Category Archives: Pet Safety

Not as good as you think.

Recently the FDA has warned veterinarians that there may be a correlation with Dilated cardiomyopathy (DCM) and specific ingredients in pet food.   Dilated cardiomyopathy is a disease of the muscles of the heart.  In DCM the muscles weaken, causing the heart to enlarge and not function correctly.  Signs of DCM include lethargy, coughing, difficulty breathing, and episodes of collapse.  Certain breeds such as Cockers, Boxers, Newfoundland, and others are affected due to genetic factors.  However, the FDA has noted DCM in breeds not typically affected.

The common factor in the dogs reported to the FDA – diet.  The dogs were being fed grain free diets with legumes (peas, lentils, etc.) or potatoes as the main ingredients.  Some dogs tested had taurine deficiencies, others did not.  Early reports indicate that the dogs ate these foods as their primary diet for periods ranging from months to years.   The dogs improved when their diet was switched to a balanced diet.  Most of the dogs also needed medication.   At this point the FDA is working with veterinary cardiologists, nutritionists, and manufacturers to determine the underlying cause.

The grain free craze in pet food was started as a marketing plan by certain dog food companies.  There is no scientific evidence that grains cause problems in most dogs.  For the 10% of dogs who have a true food allergy, 95% of those allergies are to a protein source, not a carbohydrate.  If you feel that your dog has a food allergy, please talk to one of our veterinarians so we can develop a plan to address your concerns.  At this point, grain free diets are not worth your dog’s heart.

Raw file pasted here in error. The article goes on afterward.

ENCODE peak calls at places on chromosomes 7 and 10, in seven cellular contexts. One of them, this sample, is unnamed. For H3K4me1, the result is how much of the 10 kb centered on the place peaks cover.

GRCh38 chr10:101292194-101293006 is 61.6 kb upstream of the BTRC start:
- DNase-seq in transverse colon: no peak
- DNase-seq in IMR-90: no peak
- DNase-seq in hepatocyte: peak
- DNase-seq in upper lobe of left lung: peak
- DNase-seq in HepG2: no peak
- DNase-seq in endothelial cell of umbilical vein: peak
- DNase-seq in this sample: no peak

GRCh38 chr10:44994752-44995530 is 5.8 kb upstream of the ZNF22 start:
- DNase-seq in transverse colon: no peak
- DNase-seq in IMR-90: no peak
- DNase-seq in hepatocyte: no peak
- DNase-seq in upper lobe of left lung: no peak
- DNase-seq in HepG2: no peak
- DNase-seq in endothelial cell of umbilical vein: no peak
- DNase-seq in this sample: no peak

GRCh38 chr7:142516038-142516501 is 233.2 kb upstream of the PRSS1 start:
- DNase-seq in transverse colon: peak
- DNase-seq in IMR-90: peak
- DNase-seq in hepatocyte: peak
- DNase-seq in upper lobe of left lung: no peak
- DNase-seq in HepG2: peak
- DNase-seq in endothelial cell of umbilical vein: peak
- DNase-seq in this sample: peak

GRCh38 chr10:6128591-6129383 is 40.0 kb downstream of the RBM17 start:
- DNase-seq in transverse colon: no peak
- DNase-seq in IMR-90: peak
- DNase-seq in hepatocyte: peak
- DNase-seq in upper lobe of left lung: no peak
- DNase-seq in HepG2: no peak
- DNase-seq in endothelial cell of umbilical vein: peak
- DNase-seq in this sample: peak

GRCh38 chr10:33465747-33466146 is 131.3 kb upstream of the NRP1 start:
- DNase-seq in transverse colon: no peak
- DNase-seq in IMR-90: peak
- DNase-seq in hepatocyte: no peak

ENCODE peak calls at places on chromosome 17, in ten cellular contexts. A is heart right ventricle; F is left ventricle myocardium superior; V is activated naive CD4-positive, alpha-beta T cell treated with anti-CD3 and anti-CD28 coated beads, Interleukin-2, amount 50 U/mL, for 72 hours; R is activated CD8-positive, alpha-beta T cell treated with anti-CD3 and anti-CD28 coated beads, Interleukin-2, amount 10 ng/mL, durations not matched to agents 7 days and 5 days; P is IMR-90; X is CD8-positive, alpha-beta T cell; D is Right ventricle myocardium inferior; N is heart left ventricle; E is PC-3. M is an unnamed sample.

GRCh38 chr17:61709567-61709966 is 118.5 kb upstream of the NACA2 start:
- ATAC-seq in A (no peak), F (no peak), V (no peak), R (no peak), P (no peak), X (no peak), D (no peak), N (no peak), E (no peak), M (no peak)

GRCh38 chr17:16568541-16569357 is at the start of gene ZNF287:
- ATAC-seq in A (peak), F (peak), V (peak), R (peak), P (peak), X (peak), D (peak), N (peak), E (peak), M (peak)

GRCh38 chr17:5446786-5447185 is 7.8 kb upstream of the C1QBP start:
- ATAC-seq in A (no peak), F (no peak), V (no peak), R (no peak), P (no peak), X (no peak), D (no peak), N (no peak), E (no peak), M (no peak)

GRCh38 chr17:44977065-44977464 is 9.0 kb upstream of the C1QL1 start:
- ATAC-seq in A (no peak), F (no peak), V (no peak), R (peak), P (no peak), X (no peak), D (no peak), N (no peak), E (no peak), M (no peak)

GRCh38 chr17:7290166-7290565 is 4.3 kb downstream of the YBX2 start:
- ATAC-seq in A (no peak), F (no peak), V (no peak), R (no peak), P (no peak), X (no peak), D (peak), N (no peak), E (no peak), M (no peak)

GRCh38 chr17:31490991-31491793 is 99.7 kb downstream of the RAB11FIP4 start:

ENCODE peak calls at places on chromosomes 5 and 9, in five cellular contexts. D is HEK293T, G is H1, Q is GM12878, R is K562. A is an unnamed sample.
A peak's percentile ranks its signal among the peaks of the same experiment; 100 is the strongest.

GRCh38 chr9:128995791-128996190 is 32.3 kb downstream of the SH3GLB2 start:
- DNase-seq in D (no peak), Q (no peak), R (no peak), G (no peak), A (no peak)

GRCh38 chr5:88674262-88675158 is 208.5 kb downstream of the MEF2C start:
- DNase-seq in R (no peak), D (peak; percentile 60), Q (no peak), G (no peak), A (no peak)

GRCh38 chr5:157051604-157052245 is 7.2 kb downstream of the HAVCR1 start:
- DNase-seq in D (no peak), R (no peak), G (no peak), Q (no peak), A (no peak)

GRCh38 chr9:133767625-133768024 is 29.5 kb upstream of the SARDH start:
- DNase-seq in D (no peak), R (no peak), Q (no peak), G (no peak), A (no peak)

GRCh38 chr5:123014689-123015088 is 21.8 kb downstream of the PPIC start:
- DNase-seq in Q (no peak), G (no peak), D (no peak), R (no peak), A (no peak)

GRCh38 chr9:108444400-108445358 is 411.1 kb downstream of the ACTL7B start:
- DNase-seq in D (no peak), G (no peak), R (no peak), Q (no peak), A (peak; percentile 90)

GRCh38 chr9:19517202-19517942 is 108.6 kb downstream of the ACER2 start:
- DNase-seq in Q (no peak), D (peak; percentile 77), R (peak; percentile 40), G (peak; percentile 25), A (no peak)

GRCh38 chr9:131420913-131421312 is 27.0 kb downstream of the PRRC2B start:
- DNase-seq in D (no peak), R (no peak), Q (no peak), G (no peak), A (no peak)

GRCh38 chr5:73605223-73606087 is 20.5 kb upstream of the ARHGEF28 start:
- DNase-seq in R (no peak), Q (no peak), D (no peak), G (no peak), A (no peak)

Ann E. Bastian, V.M.D.

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Is It An Emergency?

Hopefully, you will never have to ask yourself that question!  However, our pets have a way of getting themselves into trouble; so, here is a guideline of things that should prompt a phone call.

  1. Trouble breathing.  This can mean a respiratory rate over 50-breaths a minute, nostrils flaring, sitting with the head extended and elbows out, and gums that are pale, or grey/blue.
  2. Trouble urinating. They may be straining and only producing a few drops or no urine.  They may vocalize when they strain and may try to urinate in unusual locations.
  3. Trouble using their hindlegs or unable to walk.
  4. Seizures
  5. Exposure to toxicities. This includes medication, plants, chemicals.
  6. Everything from an animal fight to being hit by a car, a fall, or hit by an unusual  object (i.e. a remote, baseball bat, golf clubs, a chainsaw). Oh, the stories I can tell from 6 years as a full-time emergency vet!
  7. Collapse
  8. Vulvar discharge if the pet is not spayed.
  9. Non-productive vomiting with dogs.

If you are not sure if your pet has a true emergency, please call and talk to one of our staff.  They can assess the situation over the phone and advise you on the best course of action for your pet.

Ann E. Bastian, V.M.D.

Fire Safety For Pets!